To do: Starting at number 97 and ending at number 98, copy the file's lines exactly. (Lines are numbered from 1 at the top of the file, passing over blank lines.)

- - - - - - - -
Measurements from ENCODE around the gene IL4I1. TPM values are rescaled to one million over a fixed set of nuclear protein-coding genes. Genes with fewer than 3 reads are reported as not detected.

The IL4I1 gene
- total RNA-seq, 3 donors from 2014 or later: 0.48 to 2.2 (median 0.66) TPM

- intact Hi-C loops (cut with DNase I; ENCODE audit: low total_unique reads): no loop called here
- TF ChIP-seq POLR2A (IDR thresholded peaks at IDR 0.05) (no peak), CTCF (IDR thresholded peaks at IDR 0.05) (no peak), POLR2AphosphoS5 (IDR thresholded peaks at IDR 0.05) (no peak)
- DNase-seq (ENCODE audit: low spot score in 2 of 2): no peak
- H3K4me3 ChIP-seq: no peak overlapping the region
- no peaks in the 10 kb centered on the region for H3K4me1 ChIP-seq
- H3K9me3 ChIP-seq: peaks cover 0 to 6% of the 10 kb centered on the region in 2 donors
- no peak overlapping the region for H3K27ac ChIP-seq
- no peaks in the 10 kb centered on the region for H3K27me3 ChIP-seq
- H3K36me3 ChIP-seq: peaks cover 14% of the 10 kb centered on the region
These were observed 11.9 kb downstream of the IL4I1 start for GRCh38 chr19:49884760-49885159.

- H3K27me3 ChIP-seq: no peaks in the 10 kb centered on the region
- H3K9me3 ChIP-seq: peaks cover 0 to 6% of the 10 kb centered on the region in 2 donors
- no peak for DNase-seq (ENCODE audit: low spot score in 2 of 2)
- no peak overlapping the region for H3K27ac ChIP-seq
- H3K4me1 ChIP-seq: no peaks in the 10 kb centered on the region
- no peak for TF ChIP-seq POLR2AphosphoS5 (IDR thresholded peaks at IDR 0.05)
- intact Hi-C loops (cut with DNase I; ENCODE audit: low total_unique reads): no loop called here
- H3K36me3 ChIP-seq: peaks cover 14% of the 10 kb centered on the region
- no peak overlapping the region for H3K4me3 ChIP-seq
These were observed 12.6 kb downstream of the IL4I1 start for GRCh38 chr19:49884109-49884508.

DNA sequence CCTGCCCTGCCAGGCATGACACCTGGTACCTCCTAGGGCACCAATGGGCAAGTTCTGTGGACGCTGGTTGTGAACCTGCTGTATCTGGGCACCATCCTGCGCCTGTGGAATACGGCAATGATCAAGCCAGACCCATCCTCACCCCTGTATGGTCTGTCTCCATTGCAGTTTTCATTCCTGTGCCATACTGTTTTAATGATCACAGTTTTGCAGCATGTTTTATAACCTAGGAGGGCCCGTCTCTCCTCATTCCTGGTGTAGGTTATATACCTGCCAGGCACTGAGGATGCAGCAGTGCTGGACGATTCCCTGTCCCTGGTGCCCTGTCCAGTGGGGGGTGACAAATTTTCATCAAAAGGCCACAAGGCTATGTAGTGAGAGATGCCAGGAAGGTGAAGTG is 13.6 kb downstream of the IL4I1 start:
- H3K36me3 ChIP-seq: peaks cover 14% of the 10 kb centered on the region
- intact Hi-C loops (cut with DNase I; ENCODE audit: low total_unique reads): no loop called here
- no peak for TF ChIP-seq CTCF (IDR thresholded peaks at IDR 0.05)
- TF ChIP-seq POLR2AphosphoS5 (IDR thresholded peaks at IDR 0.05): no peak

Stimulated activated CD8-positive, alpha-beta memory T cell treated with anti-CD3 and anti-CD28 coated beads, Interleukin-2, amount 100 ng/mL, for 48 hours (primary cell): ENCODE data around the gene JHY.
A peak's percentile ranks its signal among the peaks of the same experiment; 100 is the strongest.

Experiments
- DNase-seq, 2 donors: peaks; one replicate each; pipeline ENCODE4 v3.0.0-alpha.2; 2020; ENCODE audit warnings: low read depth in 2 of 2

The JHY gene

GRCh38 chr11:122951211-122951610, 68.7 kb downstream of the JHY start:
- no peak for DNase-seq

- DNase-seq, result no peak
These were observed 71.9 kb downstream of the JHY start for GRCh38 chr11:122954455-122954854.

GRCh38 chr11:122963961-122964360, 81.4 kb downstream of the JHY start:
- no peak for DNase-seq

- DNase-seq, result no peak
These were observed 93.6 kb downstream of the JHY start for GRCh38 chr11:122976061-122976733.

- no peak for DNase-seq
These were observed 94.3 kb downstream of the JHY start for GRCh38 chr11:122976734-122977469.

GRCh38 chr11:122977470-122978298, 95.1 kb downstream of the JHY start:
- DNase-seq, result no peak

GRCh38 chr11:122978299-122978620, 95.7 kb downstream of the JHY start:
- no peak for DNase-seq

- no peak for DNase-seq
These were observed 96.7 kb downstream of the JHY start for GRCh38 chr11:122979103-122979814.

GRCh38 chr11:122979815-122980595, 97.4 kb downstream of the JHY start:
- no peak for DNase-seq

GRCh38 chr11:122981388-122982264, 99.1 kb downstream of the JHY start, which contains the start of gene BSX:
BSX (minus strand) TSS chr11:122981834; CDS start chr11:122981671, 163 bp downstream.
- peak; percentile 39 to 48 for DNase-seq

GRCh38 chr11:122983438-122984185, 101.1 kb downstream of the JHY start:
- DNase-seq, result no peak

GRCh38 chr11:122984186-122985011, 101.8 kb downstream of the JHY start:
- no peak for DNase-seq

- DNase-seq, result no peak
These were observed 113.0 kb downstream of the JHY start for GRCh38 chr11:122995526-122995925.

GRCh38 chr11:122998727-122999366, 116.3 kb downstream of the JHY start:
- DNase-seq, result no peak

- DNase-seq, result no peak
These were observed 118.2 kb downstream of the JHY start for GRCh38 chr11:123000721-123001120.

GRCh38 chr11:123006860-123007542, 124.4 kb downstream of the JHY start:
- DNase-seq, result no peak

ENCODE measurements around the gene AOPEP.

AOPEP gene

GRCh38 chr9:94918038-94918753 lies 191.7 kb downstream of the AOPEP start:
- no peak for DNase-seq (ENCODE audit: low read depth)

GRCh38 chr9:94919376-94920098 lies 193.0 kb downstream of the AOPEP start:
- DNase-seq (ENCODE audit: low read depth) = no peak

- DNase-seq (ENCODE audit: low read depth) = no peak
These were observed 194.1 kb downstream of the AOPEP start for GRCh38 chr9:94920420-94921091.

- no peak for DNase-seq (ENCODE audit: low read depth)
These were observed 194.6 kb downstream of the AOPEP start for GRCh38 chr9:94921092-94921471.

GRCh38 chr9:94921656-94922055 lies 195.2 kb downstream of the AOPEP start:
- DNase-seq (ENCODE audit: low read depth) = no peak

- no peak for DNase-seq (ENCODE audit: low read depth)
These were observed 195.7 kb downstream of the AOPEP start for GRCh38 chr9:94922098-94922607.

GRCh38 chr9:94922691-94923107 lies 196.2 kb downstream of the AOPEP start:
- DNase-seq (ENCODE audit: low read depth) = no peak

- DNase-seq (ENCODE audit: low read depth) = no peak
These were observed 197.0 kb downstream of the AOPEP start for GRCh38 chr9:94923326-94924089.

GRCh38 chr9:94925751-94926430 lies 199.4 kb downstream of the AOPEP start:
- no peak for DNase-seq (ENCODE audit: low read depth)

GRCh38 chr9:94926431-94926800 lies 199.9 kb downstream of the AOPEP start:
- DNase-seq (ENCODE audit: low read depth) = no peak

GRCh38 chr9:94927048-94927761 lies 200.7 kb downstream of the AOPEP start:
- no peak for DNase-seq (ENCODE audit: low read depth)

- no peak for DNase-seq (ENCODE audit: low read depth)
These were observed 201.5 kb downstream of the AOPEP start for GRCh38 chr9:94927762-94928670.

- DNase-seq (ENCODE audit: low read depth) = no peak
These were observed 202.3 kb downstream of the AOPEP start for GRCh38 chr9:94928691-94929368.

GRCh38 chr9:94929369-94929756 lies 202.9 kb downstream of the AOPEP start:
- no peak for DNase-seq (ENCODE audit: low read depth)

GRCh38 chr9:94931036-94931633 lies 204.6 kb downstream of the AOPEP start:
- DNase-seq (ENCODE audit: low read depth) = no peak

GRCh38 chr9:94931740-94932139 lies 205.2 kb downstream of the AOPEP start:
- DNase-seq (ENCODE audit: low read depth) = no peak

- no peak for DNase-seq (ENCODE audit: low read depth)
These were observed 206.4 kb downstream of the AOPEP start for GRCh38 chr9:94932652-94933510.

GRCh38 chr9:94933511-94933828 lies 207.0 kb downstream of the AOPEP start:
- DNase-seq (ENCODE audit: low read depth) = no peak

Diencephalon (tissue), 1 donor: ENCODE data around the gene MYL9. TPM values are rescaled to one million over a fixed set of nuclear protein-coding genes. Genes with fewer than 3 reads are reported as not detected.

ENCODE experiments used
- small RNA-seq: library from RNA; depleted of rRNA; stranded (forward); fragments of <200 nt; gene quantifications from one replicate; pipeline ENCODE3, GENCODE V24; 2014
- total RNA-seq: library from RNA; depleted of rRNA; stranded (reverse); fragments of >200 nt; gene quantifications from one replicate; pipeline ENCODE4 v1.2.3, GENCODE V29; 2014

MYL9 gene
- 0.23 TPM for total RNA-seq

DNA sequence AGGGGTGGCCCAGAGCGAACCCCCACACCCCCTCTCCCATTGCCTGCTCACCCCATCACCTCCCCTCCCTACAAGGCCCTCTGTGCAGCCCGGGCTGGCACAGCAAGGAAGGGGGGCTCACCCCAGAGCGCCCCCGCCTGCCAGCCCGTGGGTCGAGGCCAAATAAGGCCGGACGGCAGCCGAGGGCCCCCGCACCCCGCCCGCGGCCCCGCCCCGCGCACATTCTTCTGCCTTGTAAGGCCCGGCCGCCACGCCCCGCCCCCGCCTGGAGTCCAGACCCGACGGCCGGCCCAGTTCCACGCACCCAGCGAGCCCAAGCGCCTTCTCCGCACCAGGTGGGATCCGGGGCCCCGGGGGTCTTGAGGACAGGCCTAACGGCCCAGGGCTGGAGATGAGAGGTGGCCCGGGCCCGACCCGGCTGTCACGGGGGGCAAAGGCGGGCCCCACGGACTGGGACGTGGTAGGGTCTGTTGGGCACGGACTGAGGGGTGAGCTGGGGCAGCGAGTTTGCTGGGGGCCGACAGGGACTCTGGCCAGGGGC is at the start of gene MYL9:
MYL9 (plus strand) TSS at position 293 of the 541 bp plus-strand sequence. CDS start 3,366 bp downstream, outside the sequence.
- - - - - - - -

GRCh38 chr9:94931036-94931633 lies 204.6 kb downstream of the AOPEP start:
- DNase-seq (ENCODE audit: low read depth) = no peak